The Government is pressing ahead with a significant shake up in financial services regulation.
It wasn’t called Big Bang 2 after all but the Edinburgh reforms. It contains a quite remarkable number of reforms designed to increase the competitiveness of UK financial services with around 30 measures planned.
The changes are reviewed and summarised by law firm Herbert Smith Freemans in the neatly titled What you need to know about the Edinburgh Reforms.
Some of the reforms will be brought into force through current legislation. Others are arguably more of a plan for future changes.
FTAdviser considers what it means for advisers though arguably we will have to a little longer to understand the full implications especially potential changes in the culture of the regulator.
Among other changes, the Chancellor is axing the packaged retail and insurance-based investment products regulation (PRIPPS). Key information documents would no longer be required to include detailed performance scenarios.
There will be amendments to MiFID II. The senior managers regime will also be reviewed and it is possibly that this eventually proves controversial.
There will also adjustments to the bank ringfencing regime.
The Government will consult on the banking reforms in mid-2023 with a view to bringing forward secondary legislation later in 2023. It will include increasing the threshold for the ring-fencing regime from £25 billion to £35 billion retail deposits and taking banking groups without major investment banking operations out of the regime.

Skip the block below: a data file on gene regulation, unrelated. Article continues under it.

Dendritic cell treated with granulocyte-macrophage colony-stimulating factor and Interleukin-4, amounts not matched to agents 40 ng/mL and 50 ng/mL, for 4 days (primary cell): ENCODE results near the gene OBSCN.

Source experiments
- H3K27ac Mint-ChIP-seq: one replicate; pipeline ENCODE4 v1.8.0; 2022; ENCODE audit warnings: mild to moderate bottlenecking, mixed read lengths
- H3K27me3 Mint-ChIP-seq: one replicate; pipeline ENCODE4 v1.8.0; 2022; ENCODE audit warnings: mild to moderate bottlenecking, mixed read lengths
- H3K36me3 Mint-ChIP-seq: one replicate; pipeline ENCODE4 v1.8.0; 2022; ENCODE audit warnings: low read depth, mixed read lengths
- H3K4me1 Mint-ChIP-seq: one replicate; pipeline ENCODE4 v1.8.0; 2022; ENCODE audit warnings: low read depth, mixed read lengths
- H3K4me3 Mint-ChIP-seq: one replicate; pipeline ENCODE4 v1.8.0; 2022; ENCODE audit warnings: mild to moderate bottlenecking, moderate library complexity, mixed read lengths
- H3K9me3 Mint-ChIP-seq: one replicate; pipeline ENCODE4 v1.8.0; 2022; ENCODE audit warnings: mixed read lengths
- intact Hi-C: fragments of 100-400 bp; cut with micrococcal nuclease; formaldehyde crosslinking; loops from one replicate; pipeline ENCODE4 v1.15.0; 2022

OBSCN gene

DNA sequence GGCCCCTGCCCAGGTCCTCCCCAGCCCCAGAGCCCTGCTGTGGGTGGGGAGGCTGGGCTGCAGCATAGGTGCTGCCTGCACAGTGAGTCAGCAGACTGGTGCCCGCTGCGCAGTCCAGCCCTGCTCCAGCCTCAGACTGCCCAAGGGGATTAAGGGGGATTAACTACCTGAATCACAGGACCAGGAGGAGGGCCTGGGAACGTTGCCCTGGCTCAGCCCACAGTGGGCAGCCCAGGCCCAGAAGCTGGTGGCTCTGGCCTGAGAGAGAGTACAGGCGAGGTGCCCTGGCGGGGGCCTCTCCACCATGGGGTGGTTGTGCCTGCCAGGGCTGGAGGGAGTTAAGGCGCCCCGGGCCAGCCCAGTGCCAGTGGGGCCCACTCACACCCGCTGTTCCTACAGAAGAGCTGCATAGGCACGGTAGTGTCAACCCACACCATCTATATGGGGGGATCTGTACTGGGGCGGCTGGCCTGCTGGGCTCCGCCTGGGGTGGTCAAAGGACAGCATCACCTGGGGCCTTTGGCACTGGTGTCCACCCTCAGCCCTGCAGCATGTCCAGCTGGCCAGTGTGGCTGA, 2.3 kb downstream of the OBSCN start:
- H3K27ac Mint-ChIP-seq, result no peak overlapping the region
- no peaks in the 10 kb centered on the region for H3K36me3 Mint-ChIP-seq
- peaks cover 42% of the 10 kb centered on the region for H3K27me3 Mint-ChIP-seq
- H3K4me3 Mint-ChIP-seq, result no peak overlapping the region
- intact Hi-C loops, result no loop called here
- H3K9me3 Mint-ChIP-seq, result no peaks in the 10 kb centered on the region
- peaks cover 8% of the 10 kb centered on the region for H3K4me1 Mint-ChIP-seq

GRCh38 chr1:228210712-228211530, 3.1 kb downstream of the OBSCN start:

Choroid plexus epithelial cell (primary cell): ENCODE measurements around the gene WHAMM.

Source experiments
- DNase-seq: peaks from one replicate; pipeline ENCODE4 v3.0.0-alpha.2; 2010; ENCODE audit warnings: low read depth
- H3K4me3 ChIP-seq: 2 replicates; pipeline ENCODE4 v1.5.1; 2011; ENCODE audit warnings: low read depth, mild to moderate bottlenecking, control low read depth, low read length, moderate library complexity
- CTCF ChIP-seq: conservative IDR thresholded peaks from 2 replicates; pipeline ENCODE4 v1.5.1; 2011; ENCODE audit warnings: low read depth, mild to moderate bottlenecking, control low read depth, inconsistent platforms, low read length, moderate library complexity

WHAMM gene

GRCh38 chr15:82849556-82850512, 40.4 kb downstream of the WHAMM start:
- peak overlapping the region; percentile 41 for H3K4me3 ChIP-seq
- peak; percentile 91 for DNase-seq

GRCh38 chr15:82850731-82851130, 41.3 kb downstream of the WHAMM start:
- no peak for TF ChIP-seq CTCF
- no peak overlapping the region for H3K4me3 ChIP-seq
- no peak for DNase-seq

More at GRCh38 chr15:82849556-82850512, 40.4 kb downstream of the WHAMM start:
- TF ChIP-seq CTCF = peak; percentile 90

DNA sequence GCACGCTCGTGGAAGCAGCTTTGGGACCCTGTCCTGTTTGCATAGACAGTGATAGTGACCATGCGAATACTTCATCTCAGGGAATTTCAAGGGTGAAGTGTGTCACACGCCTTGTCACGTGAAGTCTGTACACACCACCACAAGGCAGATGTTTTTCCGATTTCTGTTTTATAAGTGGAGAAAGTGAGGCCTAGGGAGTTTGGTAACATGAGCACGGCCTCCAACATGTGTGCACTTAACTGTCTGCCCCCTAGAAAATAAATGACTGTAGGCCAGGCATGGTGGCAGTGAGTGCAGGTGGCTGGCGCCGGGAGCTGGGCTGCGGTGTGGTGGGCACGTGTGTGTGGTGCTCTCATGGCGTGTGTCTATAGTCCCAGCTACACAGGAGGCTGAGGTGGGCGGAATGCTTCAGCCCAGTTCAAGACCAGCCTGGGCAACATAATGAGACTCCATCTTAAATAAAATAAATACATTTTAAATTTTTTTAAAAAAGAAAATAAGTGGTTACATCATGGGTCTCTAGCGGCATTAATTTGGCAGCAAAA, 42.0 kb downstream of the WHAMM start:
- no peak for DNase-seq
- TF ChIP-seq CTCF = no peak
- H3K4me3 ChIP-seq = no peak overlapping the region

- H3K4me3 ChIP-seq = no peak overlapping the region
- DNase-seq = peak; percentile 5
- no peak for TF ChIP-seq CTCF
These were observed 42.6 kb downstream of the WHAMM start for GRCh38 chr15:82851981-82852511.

Regulators will also be given a new “secondary objective” including a greater focus on growth and international competitiveness while maintaining their existing primary objectives.
With this in mind, the government has laid before Parliament new remit letters for the FCA and the PRA which set targeted recommendations for how the regulators should have regard to the government’s economic policy.
What is interesting is that there may not be any noticeable immediate impact on advisers beyond some shifts in disclosure. The Consumer Duty will, for example, likely have a much greater impact.
However, while the reforms have been welcomed by pretty much every trade body and association, there are concerns being raised by former regulators including key figures such as the financial crisis era FSA Chair Adair Turner and the person who designed the ringfencing regime Sir John Vickers as the FT reports.
I may be that the arguments are really only starting.